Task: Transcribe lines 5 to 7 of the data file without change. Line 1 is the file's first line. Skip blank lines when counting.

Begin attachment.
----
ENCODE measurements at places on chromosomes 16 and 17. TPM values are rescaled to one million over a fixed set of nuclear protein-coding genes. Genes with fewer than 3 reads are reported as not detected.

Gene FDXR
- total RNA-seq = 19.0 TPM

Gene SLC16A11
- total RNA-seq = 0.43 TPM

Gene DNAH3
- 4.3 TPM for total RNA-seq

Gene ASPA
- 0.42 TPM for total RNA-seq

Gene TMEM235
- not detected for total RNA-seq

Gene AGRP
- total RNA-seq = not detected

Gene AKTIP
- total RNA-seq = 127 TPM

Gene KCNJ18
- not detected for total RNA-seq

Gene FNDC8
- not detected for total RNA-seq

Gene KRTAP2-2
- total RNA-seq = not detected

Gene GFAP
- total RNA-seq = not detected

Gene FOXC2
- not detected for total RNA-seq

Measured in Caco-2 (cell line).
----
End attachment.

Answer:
- total RNA-seq = 0.43 TPM

Gene DNAH3
- 4.3 TPM for total RNA-seq